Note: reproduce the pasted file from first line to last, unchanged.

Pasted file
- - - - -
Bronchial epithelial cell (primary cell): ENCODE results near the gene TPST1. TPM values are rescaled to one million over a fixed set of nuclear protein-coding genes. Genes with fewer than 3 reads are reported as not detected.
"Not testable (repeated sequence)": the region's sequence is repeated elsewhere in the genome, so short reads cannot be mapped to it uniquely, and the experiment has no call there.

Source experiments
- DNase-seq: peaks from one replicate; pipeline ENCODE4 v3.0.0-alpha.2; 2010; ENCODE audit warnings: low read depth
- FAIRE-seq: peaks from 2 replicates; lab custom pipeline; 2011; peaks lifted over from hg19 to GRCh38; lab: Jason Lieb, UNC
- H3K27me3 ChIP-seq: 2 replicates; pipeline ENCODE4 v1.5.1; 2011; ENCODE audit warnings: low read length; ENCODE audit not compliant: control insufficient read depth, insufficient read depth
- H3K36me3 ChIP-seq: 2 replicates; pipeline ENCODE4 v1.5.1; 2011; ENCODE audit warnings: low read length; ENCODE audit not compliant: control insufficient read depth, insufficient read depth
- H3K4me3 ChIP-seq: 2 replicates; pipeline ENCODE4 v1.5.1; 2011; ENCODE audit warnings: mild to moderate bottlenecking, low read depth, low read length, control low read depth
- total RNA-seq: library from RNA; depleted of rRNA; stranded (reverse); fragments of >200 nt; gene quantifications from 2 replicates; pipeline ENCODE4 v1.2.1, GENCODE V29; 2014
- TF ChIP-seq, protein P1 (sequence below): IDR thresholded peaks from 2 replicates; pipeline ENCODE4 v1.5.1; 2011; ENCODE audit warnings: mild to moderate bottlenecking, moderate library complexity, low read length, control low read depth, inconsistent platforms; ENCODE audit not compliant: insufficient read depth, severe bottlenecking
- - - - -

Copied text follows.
Bronchial epithelial cell (primary cell): ENCODE results near the gene TPST1. TPM values are rescaled to one million over a fixed set of nuclear protein-coding genes. Genes with fewer than 3 reads are reported as not detected.
"Not testable (repeated sequence)": the region's sequence is repeated elsewhere in the genome, so short reads cannot be mapped to it uniquely, and the experiment has no call there.

Source experiments
- DNase-seq: peaks from one replicate; pipeline ENCODE4 v3.0.0-alpha.2; 2010; ENCODE audit warnings: low read depth
- FAIRE-seq: peaks from 2 replicates; lab custom pipeline; 2011; peaks lifted over from hg19 to GRCh38; lab: Jason Lieb, UNC
- H3K27me3 ChIP-seq: 2 replicates; pipeline ENCODE4 v1.5.1; 2011; ENCODE audit warnings: low read length; ENCODE audit not compliant: control insufficient read depth, insufficient read depth
- H3K36me3 ChIP-seq: 2 replicates; pipeline ENCODE4 v1.5.1; 2011; ENCODE audit warnings: low read length; ENCODE audit not compliant: control insufficient read depth, insufficient read depth
- H3K4me3 ChIP-seq: 2 replicates; pipeline ENCODE4 v1.5.1; 2011; ENCODE audit warnings: mild to moderate bottlenecking, low read depth, low read length, control low read depth
- total RNA-seq: library from RNA; depleted of rRNA; stranded (reverse); fragments of >200 nt; gene quantifications from 2 replicates; pipeline ENCODE4 v1.2.1, GENCODE V29; 2014
- TF ChIP-seq, protein P1 (sequence below): IDR thresholded peaks from 2 replicates; pipeline ENCODE4 v1.5.1; 2011; ENCODE audit warnings: mild to moderate bottlenecking, moderate library complexity, low read length, control low read depth, inconsistent platforms; ENCODE audit not compliant: insufficient read depth, severe bottlenecking